They had been married only 14 months when they traveled from Nashville to New York for a wedding. It was August 14, 2015, and in a matter of moments, their life together was irrevocably changed.
Harrison Waldron is 23. His wife Hayley is 22. On August 14, Harrison was involved in an ATV accident that left him with a severe brain injury. The Waldrons are former members of my congregation. Like thousands of others, I learned of Harrison's accident on Facebook, and I followed the Waldrons' posts as they rushed to be with Harrison in a Pennsylvania hospital.
Harrison's mother posted, the only hope we have is a miracle from God.
Fast forward to November 21, 2015, in a hospital room at the Shepherd Spinal Center in Atlanta, Georgia.
On that day, Hayley Waldron looked at an iPad screen and saw three sentences--sentences that perhaps most of us would take for granted, that we would expect our spouse to say, but which Hayley would not--and perhaps never will again--take for granted.
"I love you."
"I have wanted to say that."
"My wife is the best."
Hayley's response was to burst with joy. As did everyone else who read her status update that day.
More than anyone, Hayley, this 22-year-old wife, has born the brunt of this journey she is making with Harrison. She has sat with Harrison, listened to doctors' prognoses, watched nurses as they cared for him, seen therapists work with him. She is living in the house of a very generous and hospitable couple. Daily, she gets up, spends her days with her husband, and then returns home.
Lather, rinse, repeat.
For Hayley, there was no question that she would journey with Harrison. She has chronicled this part of their lives in numerous Facebook posts and in videos, and in a journal she is keeping for Harrison.
The Christian Chronicle told their story in this article, published in mid-November.
For weeks, her prayer request was for Harrison to "wake up". Friends, relatives, and even people who didn't know them used #wakeupharrison to spread the word.
He began "waking up" when he started pointing to "yes" and "no", when he started pointing to words, when he was given an iPad and let people know in no uncertain terms that, on that day, he was done with therapy.
We knew he'd awakened when he told his wife he loved her.
Later, his parents--who now live in Honduras as missionaries--asked him, what do you want us to bring you from Honduras?
His answer: "Coffee."
Then he was asked, how long have you been able to hear?
He said, "I have been able to hear since Pennsylvania."
And then he apologized for making everyone worry about him.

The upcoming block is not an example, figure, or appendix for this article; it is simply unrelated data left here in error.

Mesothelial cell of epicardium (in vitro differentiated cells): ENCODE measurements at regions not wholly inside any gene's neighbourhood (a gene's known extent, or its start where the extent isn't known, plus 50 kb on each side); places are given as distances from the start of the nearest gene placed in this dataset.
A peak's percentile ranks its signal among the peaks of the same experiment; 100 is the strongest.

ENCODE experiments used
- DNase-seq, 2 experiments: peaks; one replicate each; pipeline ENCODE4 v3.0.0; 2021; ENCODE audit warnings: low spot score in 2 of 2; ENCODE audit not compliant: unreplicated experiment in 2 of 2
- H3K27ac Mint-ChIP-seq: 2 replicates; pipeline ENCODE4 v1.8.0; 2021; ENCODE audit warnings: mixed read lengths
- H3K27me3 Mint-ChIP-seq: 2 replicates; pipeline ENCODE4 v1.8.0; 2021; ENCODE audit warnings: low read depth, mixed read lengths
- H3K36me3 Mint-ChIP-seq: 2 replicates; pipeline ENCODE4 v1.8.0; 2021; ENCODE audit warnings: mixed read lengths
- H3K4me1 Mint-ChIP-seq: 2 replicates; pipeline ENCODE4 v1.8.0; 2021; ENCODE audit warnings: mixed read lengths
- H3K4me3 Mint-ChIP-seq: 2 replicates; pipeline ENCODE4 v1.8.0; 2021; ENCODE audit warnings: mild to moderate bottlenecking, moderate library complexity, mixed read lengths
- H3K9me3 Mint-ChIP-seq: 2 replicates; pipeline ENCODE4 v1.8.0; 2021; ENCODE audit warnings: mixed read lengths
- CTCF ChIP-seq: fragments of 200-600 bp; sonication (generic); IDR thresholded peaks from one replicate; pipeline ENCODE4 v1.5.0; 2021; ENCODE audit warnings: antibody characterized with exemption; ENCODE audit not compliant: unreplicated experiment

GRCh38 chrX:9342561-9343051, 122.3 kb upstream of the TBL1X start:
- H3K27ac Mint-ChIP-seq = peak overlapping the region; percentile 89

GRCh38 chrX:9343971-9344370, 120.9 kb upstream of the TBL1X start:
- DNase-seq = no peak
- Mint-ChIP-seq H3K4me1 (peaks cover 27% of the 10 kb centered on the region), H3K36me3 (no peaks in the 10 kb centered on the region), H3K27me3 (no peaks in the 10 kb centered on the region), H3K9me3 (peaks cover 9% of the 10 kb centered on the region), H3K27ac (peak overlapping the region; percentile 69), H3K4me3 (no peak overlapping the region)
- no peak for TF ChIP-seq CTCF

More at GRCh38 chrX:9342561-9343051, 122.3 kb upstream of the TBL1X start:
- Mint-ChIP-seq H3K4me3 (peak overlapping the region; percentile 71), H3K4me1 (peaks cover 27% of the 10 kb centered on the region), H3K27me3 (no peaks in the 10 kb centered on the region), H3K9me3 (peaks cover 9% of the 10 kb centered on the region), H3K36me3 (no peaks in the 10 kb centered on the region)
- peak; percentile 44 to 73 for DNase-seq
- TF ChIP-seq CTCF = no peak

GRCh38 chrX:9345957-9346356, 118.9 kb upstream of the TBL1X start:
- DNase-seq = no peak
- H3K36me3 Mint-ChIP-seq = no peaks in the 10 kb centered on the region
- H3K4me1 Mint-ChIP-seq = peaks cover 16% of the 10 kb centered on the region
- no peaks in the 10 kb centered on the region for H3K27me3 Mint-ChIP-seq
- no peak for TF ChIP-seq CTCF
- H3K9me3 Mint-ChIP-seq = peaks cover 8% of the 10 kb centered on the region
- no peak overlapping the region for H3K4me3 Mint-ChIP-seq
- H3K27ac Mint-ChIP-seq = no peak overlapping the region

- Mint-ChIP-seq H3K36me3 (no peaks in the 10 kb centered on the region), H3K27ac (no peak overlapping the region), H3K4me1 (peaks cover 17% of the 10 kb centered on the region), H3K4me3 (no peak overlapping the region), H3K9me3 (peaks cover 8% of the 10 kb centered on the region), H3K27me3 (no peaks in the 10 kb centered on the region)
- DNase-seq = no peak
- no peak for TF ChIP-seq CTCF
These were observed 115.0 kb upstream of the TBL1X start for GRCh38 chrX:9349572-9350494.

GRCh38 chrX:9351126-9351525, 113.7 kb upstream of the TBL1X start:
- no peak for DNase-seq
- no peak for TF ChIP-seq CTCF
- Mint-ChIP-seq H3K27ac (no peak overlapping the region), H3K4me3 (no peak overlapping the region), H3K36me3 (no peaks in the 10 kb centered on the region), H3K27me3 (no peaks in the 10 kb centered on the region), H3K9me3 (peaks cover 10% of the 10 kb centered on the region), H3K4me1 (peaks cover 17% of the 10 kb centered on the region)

Hayley has documented all of this. She's been our window to this journey. She shows her faith and courage daily as she reports on Harrison's progress. She demonstrates faith as, day by day, she travels to the Shepherd Center to observe Harrison, to talk with him, to watch his therapy sessions, to visit with those who come to see him.
They are due to go home on January 27th.
Hayley and Harrison's journey will not end when they leave the Shepherd Center. There will still be therapy, still be care, still be challenges to face. In a sense, they are trying to walk from Washington state to Washington, DC.
For Christmas, Harrison arranged to give Hayley a ring and bracelet with opals (his birthstone).
She framed a copy of their wedding vows and, in a video she posted on Facebook, read them to Harrison. She said it was a reminder of what she'd promised him on their wedding day.
In a day and time where wedding vows are broken for superficial reasons, Hayley has refused to give up on her husband. She takes seriously the portion of the traditional vows that state "for better or for worse, for richer or for poorer, in sickness and in health, for as long as we both shall live, until death do us part." She chooses daily to remain by his side, to join him on the walk he is taking.
I have spoken much about deeds, faith and courage. I realize, as I am writing this, that I've neglected to say where Hayley's faith comes from and from where she draws her courage. Over and over and over, she has credited God, expressed faith in God, poured out her heart to God, requested prayers on Harrison's behalf. She has chosen to reach outside herself for what she needs day by day. Her faith is not in any strength or courage that she has mustered up, or in any "positive thinking" that she may be able to create. She knows that, day by day, only God can fill her with what she needs.
The website dictionary.com defines heroine as "a woman of distinguished courage or ability, admired for her brave deeds and noble qualities."
Look up that definition, and you ought to find a picture of Hayley Waldron.
Just my .04, adjusted for inflation.